A mentor and previous boss of mine presented me with an interesting challenge when I talked to him last: How can you increase Princeton’s entrepreneurial mindset, or more importantly how can you get people interested in building things, moving away from theoretical and into practical?
This is an age old question that we struggle with as a community at Princeton. We, as a school, are structured towards being formulaic, being problem solvers that drive towards the perfect solution. Our culture fosters the qualities of hard work, practical thinking, and risk aversion, all barriers to becoming an entrepreneur. One might ask, “Why do these qualities emerge from the Princeton Product?” I believe that this comes from the way our campus is built, and the way our class policies are structured. The limited amount of PDFs available to each student, and the rampant use of Grade Deflation force Princeton students to be more cautious with course selection. If you get stuck in a course that pushes your boundaries in a way that you cannot cope with, you end up dropping the class and falling behind your classmates. This helps reinforce the idea that the risk of doing something in the unknown is not a good choice. It reinforces that taking risks can lead to many negative consequences. Perhaps, if we weren’t all so worried about our grades, about our large amount of homework, perhaps if we were allowed to explore different courses without having to be the brightest in those courses we would be more willing to explore.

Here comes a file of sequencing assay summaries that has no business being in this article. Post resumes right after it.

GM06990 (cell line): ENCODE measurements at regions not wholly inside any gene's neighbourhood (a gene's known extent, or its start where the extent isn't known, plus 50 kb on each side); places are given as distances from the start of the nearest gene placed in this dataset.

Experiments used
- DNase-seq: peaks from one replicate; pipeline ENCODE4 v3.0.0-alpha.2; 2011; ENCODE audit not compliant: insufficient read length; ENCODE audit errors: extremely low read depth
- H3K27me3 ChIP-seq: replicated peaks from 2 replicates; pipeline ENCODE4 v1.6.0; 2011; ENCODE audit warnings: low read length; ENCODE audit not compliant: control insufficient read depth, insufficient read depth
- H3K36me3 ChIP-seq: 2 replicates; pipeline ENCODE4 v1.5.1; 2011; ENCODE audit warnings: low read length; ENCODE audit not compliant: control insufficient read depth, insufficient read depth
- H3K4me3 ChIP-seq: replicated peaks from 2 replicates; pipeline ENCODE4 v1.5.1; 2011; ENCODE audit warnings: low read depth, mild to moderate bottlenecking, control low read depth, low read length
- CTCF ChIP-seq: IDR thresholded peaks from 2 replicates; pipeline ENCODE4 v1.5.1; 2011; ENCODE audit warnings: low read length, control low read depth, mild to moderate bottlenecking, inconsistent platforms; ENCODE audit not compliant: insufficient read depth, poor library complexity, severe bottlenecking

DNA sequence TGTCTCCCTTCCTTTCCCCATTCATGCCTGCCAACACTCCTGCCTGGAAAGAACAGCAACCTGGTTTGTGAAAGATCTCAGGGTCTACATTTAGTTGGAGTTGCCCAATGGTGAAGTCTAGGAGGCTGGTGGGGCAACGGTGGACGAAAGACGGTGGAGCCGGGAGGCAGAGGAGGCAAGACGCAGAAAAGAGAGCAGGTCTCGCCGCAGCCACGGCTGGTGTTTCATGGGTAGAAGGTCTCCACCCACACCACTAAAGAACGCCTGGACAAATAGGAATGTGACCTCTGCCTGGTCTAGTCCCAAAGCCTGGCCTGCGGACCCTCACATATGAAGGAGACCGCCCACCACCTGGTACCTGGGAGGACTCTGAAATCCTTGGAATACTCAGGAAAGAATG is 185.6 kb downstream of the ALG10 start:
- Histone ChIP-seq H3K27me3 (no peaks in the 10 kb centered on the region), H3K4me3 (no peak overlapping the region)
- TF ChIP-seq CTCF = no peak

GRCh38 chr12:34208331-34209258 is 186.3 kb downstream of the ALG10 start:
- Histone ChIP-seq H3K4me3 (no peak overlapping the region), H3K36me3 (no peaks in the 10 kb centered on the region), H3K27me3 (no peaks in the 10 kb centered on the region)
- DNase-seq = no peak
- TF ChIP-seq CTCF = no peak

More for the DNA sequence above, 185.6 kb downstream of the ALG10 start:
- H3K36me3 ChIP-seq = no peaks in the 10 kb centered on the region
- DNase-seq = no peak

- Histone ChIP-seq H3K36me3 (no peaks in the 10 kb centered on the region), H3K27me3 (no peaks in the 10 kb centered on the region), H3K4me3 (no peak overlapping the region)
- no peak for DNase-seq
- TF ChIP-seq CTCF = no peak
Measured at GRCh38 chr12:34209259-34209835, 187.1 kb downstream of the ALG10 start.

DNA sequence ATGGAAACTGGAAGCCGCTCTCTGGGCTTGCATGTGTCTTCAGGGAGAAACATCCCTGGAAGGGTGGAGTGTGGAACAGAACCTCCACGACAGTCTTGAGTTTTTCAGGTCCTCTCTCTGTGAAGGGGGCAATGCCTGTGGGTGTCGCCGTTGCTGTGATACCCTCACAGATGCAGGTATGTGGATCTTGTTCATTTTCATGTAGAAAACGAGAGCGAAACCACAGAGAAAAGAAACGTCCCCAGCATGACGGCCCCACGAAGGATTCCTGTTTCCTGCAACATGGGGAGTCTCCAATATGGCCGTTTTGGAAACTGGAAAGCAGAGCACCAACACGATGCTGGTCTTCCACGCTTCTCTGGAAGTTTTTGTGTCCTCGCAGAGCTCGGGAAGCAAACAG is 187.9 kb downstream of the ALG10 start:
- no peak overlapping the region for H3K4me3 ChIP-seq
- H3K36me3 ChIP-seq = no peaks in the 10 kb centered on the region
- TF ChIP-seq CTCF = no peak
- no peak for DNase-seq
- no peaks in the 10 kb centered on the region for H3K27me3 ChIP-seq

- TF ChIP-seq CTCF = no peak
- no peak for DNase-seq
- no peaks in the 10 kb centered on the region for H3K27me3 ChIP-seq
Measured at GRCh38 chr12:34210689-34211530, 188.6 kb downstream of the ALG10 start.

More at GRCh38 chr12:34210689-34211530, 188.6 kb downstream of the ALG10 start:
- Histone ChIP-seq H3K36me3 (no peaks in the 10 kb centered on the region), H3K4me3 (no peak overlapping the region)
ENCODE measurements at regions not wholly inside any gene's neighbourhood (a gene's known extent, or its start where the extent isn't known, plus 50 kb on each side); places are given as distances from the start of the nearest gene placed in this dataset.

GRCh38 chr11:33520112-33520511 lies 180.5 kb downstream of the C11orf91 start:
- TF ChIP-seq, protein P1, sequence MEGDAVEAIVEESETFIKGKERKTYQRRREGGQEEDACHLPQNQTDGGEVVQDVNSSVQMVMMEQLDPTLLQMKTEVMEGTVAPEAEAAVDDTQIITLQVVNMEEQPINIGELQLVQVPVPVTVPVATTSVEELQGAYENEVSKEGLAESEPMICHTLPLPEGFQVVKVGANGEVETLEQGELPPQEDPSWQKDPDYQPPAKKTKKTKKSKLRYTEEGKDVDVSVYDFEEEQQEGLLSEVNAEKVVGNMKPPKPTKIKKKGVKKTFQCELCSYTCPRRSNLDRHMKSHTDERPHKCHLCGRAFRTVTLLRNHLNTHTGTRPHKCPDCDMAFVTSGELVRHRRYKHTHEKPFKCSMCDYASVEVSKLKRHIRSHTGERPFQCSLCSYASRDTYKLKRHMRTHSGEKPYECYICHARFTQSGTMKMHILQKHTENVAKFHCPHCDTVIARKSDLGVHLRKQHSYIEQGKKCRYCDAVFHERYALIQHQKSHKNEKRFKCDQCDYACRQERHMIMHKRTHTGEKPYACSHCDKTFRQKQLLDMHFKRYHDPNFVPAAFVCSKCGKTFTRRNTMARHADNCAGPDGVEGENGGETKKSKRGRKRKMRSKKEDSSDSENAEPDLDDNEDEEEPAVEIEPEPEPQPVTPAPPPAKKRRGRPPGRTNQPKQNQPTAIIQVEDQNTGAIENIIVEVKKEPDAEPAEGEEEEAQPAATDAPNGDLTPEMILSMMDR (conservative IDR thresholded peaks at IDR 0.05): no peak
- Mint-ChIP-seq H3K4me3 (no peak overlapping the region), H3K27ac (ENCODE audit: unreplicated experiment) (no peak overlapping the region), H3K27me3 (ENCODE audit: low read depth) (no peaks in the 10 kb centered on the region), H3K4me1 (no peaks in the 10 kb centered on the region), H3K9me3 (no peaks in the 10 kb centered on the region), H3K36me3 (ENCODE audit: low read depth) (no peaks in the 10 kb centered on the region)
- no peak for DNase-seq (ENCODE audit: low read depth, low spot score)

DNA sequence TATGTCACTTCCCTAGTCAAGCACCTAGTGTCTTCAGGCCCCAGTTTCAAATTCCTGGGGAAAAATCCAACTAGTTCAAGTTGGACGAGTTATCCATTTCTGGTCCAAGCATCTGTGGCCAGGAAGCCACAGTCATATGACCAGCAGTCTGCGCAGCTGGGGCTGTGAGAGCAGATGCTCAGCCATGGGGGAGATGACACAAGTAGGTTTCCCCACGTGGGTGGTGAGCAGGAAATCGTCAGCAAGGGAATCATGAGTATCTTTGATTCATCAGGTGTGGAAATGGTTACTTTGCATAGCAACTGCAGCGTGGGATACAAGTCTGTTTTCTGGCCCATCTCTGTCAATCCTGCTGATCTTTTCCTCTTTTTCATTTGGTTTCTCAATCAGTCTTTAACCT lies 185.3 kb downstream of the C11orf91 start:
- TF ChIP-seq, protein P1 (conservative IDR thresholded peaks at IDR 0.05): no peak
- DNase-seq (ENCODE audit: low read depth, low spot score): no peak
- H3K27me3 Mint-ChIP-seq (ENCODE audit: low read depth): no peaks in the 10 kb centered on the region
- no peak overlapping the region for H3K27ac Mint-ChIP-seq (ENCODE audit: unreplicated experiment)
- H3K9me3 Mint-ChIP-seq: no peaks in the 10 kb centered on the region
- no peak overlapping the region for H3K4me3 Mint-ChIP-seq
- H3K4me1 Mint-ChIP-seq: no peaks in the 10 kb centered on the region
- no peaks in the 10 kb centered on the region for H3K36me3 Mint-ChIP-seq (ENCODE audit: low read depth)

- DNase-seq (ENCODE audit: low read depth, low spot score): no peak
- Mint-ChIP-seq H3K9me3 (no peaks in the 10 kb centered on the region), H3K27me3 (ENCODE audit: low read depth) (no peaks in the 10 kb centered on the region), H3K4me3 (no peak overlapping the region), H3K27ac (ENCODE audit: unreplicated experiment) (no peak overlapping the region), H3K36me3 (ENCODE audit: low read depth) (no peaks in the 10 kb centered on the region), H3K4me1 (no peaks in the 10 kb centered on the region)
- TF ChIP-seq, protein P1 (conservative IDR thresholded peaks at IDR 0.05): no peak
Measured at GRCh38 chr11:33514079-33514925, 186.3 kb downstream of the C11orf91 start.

Where do ideas come from? They come from a culture of sharing thoughts, having deep discussions with people from diverse backgrounds. At Princeton, unlike Stanford, we all live in columns, where all the doors automatically close. You have to physically buy a doorstop to keep your door open. This increases the inertia to talk to your hall mates, and your close by neighbors. A decrease in communication will naturally lead to a more competitive and less open minded culture.
So, perhaps a potential solution? One idea that my mentor and previous boss brought up was the concept of a Ideathon competition. A ramification of the entrepreneurial cycle where one first comes up with an idea, builds the idea, posts the idea, and gains points for the popularity of the idea. Every member can up vote any others idea, and for every download the application, for every page visit, the score of the application, and thus the team, goes up by one. The person with the highest score becomes the resident hacking team, gets some sort of prize, and immediate access to great companies.
What do you think?